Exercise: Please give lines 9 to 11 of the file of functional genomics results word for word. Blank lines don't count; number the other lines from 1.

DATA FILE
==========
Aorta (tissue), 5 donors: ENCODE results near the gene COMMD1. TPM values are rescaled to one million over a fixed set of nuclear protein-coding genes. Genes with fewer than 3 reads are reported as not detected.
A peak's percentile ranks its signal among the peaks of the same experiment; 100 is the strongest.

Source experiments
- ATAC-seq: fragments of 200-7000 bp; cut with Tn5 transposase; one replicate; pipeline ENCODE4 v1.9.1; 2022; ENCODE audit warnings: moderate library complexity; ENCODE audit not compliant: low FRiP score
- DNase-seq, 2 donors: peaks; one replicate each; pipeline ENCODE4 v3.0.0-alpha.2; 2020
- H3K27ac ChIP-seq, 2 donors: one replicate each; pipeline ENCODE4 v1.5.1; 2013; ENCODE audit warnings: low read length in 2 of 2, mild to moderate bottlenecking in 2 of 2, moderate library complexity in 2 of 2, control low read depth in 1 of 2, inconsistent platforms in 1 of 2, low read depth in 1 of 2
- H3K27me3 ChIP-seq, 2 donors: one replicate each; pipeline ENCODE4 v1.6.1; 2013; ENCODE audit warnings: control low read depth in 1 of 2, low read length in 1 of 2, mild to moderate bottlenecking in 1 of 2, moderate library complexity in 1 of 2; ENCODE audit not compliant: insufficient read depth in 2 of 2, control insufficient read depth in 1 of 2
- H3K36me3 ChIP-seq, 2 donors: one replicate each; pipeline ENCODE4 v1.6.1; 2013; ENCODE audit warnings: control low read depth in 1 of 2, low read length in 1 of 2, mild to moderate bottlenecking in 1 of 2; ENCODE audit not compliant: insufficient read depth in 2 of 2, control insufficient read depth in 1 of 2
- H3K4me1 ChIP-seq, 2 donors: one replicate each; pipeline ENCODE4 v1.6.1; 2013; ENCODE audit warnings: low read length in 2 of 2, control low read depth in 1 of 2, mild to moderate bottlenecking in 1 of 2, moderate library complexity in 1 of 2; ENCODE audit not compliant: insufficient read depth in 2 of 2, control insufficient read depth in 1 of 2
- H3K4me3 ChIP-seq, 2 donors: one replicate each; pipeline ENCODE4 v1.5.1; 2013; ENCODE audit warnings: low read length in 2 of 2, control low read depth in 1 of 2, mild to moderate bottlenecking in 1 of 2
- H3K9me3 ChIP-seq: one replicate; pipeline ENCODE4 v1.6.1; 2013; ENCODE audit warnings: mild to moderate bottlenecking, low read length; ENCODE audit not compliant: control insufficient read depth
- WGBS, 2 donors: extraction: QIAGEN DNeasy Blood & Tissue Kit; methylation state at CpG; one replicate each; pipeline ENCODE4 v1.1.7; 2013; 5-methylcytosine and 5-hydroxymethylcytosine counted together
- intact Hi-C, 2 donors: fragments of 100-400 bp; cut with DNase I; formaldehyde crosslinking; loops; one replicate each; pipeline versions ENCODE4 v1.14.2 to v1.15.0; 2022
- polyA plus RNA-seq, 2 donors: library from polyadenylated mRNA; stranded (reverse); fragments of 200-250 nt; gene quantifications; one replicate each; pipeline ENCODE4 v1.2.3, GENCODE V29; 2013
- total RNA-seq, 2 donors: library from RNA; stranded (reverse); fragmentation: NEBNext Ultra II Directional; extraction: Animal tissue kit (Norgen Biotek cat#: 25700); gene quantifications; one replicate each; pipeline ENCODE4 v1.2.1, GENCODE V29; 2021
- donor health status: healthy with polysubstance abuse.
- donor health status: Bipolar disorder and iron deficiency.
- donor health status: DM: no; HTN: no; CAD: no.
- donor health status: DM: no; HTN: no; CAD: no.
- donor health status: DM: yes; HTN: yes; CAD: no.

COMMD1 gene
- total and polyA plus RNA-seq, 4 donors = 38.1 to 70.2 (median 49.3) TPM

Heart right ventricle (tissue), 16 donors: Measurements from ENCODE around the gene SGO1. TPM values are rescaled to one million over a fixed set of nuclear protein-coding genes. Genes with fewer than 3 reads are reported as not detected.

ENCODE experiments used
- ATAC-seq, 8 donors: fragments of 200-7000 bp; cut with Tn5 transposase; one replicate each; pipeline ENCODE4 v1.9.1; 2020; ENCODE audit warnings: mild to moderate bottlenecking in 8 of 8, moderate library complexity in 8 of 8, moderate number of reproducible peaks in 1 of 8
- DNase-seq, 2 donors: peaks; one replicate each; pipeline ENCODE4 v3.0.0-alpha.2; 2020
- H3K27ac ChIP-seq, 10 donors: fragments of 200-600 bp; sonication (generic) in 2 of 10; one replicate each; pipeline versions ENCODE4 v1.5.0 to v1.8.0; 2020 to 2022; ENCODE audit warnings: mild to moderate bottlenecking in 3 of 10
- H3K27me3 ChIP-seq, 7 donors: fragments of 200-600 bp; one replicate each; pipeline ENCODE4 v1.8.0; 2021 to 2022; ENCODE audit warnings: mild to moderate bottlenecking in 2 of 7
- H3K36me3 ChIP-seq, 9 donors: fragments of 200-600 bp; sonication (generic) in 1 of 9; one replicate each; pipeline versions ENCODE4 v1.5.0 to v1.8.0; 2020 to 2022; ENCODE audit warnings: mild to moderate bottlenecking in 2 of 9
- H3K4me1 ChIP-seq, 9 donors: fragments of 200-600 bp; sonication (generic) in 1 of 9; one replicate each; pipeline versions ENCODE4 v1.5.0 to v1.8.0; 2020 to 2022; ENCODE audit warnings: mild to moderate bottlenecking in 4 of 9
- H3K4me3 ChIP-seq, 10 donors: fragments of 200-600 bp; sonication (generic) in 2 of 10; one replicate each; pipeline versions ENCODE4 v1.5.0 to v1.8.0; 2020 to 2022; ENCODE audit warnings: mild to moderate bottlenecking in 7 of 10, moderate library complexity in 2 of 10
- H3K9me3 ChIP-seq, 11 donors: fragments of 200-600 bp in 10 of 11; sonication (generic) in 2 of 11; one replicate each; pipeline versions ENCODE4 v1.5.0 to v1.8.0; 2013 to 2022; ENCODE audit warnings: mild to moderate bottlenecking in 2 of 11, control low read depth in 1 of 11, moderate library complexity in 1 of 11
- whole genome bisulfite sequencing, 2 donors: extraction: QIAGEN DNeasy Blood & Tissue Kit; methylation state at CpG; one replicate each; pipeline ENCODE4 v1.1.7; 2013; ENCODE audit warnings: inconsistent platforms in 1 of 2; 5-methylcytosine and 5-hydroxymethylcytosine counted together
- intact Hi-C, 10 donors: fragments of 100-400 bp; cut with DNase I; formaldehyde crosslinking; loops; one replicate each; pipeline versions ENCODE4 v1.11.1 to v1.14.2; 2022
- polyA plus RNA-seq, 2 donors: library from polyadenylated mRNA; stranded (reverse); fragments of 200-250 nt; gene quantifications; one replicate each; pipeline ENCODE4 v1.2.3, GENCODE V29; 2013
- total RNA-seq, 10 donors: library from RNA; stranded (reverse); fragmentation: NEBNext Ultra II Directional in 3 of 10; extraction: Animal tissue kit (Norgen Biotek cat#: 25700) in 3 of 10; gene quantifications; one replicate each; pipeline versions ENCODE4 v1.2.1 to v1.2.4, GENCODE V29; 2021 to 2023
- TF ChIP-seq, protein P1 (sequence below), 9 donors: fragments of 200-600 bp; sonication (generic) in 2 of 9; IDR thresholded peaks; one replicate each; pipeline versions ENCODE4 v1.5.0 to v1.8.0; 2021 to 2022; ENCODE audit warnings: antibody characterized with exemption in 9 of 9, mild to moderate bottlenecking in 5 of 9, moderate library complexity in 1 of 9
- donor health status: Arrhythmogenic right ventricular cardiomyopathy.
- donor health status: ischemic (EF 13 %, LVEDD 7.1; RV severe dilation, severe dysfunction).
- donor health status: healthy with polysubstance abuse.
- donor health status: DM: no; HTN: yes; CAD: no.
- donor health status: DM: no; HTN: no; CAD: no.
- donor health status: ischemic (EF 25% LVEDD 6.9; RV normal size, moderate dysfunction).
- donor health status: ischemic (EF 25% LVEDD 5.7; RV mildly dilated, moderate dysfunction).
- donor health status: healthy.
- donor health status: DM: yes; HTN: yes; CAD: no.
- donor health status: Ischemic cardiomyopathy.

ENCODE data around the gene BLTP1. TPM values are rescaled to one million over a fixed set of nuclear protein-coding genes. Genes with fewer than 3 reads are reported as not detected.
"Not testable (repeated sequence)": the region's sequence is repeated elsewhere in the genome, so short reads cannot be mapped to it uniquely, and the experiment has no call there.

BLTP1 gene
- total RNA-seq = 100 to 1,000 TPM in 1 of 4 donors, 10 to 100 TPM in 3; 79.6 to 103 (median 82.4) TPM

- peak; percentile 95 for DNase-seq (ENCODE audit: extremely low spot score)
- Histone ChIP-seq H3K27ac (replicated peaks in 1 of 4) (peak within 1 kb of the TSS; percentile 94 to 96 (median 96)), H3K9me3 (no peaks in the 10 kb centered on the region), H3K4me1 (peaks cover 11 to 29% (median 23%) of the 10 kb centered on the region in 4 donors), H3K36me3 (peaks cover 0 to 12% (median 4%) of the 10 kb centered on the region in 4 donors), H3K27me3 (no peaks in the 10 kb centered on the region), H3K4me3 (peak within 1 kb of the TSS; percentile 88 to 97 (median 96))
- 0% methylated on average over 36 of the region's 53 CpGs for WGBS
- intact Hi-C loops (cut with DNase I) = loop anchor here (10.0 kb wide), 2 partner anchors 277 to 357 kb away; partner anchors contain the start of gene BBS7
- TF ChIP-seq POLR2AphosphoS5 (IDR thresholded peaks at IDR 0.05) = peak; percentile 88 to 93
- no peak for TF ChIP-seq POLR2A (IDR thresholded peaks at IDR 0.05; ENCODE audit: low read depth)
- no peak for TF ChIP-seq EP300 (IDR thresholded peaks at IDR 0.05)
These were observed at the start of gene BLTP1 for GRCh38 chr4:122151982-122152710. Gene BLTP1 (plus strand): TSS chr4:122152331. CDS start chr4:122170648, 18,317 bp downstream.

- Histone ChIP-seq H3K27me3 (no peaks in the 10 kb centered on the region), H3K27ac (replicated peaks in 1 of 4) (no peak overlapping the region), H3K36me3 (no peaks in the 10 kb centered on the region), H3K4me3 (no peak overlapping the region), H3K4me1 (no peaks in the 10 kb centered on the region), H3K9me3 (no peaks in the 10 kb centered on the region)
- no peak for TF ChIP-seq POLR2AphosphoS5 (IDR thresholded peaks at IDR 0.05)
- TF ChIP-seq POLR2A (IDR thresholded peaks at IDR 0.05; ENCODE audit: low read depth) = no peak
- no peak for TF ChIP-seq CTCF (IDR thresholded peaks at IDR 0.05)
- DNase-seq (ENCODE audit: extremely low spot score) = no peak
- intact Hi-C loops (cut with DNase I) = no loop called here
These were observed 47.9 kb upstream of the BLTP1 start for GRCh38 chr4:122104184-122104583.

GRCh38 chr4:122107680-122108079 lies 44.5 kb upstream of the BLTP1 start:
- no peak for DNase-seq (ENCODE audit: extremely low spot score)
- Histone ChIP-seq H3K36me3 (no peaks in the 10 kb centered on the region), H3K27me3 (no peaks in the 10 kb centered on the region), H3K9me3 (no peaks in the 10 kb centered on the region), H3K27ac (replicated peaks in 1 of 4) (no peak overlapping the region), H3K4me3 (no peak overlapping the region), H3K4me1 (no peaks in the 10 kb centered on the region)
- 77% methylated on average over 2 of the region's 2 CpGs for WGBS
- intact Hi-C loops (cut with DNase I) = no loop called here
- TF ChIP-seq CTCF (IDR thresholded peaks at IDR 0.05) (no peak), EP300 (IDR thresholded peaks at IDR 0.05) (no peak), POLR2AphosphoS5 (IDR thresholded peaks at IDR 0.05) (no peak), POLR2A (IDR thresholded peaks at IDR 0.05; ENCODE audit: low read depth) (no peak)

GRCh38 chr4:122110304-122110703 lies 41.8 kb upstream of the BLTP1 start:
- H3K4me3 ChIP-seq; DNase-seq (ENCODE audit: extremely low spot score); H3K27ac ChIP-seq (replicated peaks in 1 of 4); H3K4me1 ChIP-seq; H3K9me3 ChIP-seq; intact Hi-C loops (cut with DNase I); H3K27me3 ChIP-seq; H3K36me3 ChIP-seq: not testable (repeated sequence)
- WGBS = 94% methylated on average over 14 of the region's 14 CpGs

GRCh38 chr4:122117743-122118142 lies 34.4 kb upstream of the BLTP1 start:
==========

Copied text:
- H3K4me1 ChIP-seq, 2 donors: one replicate each; pipeline ENCODE4 v1.6.1; 2013; ENCODE audit warnings: low read length in 2 of 2, control low read depth in 1 of 2, mild to moderate bottlenecking in 1 of 2, moderate library complexity in 1 of 2; ENCODE audit not compliant: insufficient read depth in 2 of 2, control insufficient read depth in 1 of 2
- H3K4me3 ChIP-seq, 2 donors: one replicate each; pipeline ENCODE4 v1.5.1; 2013; ENCODE audit warnings: low read length in 2 of 2, control low read depth in 1 of 2, mild to moderate bottlenecking in 1 of 2
- H3K9me3 ChIP-seq: one replicate; pipeline ENCODE4 v1.6.1; 2013; ENCODE audit warnings: mild to moderate bottlenecking, low read length; ENCODE audit not compliant: control insufficient read depth